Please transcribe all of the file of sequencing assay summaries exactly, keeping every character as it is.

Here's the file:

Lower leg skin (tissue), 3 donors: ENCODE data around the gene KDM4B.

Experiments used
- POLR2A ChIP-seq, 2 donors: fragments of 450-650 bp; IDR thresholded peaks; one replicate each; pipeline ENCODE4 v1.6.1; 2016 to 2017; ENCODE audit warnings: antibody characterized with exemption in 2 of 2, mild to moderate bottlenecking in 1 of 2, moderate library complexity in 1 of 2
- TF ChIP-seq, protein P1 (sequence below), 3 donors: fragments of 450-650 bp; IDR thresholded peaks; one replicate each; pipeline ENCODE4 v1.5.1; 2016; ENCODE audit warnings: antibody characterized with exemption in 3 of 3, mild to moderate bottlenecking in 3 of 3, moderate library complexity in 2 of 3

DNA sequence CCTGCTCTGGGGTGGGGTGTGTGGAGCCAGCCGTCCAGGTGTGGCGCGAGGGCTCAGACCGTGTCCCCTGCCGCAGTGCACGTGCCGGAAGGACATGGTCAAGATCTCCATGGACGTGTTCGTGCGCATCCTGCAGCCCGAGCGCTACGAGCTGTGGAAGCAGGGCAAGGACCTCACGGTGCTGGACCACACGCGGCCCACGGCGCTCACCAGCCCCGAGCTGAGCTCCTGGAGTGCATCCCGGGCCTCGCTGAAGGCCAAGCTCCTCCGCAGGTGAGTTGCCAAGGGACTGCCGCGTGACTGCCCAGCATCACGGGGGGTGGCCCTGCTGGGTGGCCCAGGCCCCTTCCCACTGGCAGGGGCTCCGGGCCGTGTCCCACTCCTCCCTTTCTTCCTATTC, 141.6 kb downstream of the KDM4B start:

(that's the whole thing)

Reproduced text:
Lower leg skin (tissue), 3 donors: ENCODE data around the gene KDM4B.

Experiments used
- POLR2A ChIP-seq, 2 donors: fragments of 450-650 bp; IDR thresholded peaks; one replicate each; pipeline ENCODE4 v1.6.1; 2016 to 2017; ENCODE audit warnings: antibody characterized with exemption in 2 of 2, mild to moderate bottlenecking in 1 of 2, moderate library complexity in 1 of 2
- TF ChIP-seq, protein P1 (sequence below), 3 donors: fragments of 450-650 bp; IDR thresholded peaks; one replicate each; pipeline ENCODE4 v1.5.1; 2016; ENCODE audit warnings: antibody characterized with exemption in 3 of 3, mild to moderate bottlenecking in 3 of 3, moderate library complexity in 2 of 3

DNA sequence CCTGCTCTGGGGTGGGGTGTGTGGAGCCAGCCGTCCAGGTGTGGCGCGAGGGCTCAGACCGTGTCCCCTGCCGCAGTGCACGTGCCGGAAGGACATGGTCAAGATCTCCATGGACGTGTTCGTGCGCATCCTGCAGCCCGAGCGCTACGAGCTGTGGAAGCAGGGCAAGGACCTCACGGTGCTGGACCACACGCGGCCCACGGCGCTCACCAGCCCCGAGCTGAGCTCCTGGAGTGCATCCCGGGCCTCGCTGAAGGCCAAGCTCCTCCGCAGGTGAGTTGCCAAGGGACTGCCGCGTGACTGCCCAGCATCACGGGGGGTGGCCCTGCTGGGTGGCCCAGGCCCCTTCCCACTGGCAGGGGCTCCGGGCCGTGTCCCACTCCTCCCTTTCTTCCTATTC, 141.6 kb downstream of the KDM4B start: